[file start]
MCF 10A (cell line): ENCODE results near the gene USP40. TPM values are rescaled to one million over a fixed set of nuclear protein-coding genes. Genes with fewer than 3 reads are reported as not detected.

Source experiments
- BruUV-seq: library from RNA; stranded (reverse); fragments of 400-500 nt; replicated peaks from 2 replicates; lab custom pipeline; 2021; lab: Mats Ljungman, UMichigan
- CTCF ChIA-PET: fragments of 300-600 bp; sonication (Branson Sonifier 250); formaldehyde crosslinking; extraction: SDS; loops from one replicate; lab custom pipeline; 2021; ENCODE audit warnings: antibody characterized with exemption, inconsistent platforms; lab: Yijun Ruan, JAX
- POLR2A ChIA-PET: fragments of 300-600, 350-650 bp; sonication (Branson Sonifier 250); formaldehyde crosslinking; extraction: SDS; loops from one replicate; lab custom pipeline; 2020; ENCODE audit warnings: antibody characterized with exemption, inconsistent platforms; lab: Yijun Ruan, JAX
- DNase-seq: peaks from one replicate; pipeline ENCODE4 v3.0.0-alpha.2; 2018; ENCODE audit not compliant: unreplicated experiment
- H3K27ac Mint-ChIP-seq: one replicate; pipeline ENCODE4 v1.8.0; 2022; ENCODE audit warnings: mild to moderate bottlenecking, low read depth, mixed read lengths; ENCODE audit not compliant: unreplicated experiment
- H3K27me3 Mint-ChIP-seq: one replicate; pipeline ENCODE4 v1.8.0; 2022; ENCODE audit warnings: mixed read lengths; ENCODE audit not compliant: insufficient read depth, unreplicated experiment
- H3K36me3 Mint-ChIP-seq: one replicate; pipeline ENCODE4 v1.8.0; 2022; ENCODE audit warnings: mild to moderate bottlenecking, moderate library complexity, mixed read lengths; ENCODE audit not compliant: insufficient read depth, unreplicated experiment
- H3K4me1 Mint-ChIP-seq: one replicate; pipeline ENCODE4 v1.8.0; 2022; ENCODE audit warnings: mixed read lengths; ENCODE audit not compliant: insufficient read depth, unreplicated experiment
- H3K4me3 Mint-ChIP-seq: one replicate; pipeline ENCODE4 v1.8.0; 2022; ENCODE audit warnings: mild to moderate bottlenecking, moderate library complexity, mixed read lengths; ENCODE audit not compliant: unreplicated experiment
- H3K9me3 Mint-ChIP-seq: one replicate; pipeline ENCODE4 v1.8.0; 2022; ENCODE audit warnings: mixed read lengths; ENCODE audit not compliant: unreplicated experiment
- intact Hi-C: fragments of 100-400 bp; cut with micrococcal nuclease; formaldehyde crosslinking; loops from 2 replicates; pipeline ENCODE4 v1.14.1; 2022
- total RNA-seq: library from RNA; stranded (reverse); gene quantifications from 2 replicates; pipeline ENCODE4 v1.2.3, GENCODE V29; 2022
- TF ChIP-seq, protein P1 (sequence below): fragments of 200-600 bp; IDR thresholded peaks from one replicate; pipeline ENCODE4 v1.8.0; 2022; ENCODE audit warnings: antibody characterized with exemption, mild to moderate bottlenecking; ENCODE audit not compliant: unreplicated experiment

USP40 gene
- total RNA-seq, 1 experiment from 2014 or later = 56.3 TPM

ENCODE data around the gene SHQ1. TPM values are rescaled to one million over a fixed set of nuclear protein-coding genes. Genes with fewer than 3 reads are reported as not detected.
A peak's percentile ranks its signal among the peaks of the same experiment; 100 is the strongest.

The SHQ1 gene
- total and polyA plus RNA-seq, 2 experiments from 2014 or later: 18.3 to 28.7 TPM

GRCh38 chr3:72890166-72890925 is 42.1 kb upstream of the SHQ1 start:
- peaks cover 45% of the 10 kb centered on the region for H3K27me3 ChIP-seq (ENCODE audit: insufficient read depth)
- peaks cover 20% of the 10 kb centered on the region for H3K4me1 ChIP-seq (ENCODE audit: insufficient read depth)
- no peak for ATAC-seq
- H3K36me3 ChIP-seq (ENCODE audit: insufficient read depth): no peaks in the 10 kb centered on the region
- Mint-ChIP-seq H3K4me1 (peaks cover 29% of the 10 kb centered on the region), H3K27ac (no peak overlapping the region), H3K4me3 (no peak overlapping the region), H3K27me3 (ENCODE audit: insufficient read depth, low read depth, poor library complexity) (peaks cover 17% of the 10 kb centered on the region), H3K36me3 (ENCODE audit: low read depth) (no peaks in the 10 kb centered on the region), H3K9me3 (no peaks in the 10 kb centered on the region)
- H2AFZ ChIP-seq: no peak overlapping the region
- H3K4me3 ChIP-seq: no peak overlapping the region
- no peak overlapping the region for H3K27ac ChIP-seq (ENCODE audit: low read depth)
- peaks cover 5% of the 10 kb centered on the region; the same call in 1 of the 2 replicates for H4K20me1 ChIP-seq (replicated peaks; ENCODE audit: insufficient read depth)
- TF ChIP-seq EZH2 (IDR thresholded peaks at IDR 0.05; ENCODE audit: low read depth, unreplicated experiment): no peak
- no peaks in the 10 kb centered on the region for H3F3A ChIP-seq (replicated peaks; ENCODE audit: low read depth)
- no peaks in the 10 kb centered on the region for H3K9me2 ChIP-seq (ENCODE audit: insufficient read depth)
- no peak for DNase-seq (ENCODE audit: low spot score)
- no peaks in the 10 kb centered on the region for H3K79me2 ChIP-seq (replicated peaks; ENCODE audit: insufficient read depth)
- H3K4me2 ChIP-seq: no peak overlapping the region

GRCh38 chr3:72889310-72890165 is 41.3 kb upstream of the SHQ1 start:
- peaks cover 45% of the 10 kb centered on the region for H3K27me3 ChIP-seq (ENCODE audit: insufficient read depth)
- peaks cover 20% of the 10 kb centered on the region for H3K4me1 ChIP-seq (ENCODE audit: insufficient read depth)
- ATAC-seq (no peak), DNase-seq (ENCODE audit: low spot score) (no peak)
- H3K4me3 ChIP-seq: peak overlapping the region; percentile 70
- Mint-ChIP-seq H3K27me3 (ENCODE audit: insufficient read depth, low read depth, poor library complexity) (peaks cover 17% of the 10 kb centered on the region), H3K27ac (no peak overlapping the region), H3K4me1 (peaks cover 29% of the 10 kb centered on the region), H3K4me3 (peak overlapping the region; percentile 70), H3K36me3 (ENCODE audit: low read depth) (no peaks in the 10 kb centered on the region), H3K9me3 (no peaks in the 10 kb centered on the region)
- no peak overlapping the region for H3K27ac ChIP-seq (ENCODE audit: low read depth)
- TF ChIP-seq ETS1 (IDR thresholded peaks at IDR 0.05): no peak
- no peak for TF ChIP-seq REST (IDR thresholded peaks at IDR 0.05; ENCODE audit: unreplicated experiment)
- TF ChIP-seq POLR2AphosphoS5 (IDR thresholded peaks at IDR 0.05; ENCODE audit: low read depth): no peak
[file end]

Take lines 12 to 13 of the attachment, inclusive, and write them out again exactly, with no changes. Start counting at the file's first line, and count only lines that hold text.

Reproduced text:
- H3K9me3 Mint-ChIP-seq: one replicate; pipeline ENCODE4 v1.8.0; 2022; ENCODE audit warnings: mixed read lengths; ENCODE audit not compliant: unreplicated experiment
- intact Hi-C: fragments of 100-400 bp; cut with micrococcal nuclease; formaldehyde crosslinking; loops from 2 replicates; pipeline ENCODE4 v1.14.1; 2022